|Publication number||US6618946 B2|
|Application number||US 10/009,517|
|Publication date||Sep 16, 2003|
|Filing date||Apr 12, 2001|
|Priority date||Apr 12, 2000|
|Also published as||DE60100384D1, DE60100384T2, EP1194269A1, EP1194269B1, US20020157261, WO2001076831A1|
|Publication number||009517, 10009517, PCT/2001/1139, PCT/FR/1/001139, PCT/FR/1/01139, PCT/FR/2001/001139, PCT/FR/2001/01139, PCT/FR1/001139, PCT/FR1/01139, PCT/FR1001139, PCT/FR101139, PCT/FR2001/001139, PCT/FR2001/01139, PCT/FR2001001139, PCT/FR200101139, US 6618946 B2, US 6618946B2, US-B2-6618946, US6618946 B2, US6618946B2|
|Export Citation||BiBTeX, EndNote, RefMan|
|Patent Citations (6), Referenced by (9), Classifications (6), Legal Events (4)|
|External Links: USPTO, USPTO Assignment, Espacenet|
The invention relates to hand-held jack-knives, provided with slop catches or not.
Numerous embodiments of such knives are known, but the use thereof in certain fields of activity requires them to be attached to their user by means of a suitable attachment means; this is the case in particular for the field of mountain climbing, pot-holing, deep-sea fishing, water and aerial sports, etc. In other circumstances, they have to be fixed or attached to a fixed support, for example for presentation, and maybe for theft prevention purposes, on a stand.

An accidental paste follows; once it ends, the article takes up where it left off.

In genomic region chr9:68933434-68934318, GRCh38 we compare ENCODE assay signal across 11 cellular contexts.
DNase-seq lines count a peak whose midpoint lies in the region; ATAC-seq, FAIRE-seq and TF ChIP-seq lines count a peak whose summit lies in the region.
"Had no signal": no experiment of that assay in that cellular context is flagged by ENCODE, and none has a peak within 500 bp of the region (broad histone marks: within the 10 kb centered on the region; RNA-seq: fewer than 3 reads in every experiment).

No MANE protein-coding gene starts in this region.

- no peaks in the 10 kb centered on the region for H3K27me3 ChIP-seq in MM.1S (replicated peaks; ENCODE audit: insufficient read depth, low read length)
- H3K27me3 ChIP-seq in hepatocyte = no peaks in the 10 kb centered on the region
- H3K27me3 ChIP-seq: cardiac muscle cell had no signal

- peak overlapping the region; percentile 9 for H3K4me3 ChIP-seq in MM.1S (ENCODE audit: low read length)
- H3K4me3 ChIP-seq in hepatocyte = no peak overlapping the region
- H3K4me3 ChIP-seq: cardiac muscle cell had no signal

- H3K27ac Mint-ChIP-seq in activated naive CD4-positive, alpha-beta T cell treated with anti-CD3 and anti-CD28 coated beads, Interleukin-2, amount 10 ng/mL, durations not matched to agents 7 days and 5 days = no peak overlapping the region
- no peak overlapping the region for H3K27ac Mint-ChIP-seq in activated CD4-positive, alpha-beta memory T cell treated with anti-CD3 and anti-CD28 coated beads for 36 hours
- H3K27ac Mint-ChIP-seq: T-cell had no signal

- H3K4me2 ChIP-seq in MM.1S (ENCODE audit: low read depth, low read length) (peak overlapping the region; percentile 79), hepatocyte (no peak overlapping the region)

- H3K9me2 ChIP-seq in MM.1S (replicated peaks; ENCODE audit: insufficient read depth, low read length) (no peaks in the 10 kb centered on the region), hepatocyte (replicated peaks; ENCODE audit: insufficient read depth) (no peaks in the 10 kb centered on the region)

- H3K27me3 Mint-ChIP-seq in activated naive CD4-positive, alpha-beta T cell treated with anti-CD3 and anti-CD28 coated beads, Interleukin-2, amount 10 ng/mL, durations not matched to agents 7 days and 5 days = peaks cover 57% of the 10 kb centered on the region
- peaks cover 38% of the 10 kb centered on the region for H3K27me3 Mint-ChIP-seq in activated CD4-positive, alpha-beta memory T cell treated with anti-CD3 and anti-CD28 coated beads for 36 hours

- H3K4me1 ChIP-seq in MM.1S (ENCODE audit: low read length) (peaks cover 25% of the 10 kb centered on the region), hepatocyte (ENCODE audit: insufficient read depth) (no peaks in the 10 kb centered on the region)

It is of course sufficient to drill a hole in the handle of said knives to meet this requirement, but this hole that has to be sufficiently large for the attachment to pass through (for example a mountaineering snap-hook) has to be placed on an extension of the handle so as not to hamper full closing of the blade and has to be of a diameter appreciably smaller than the largest transverse dimension of said handle. The invention proposes to overcome this difficulty without increasing the longitudinal dimension of the knife.
In the following description, we will designate by:
longitudinal plane of the knife: a plane parallel to the mid-plane of the blade.
longitudinal direction of the knife: a direction parallel to the longitudinal plane extending appreciably from the free end of the handle to the free end of the blade, the knife being in the open position.
A knife according to the invention is therefore essentially formed by a handle and a blade articulated around an axis of rotation. This articulation is formed by a hollow bush, the axial opening thereof perpendicular to the longitudinal plane of the knife and the dimension thereof adapted to the size of the attachment or of the fixing means used, passes completely through the handle and is secured in rotation to the knife blade. This opening may be of cylindrical shape but will preferably have a tapered shape towards the outside, for example in the form of a half-ring. This shape makes it easier to insert the attachment or adapts better to fit the curvature of the fixing means (padlock bow, mountaineering snap-hooks).
This bush is generally fixedly secured in rotation to at least one operating means, external to the handle, enabling the blade to be opened and closed.
This operating means is formed for example by one or two circular knobs. The knob is externally ribbed and/or presents raised external parts so as to be able to be operated easily with the thumb or another finger of one hand.
The stop catch is formed by at least one flexible tab. One end thereof is fixedly secured to the handle of the knife and the other, free end thereof, engages by spring effect in a suitable housing of the bush-knob assembly when the blade is fully open. This full opening is determined by the heel of the blade pressing on a stop placed in the handle of the knife.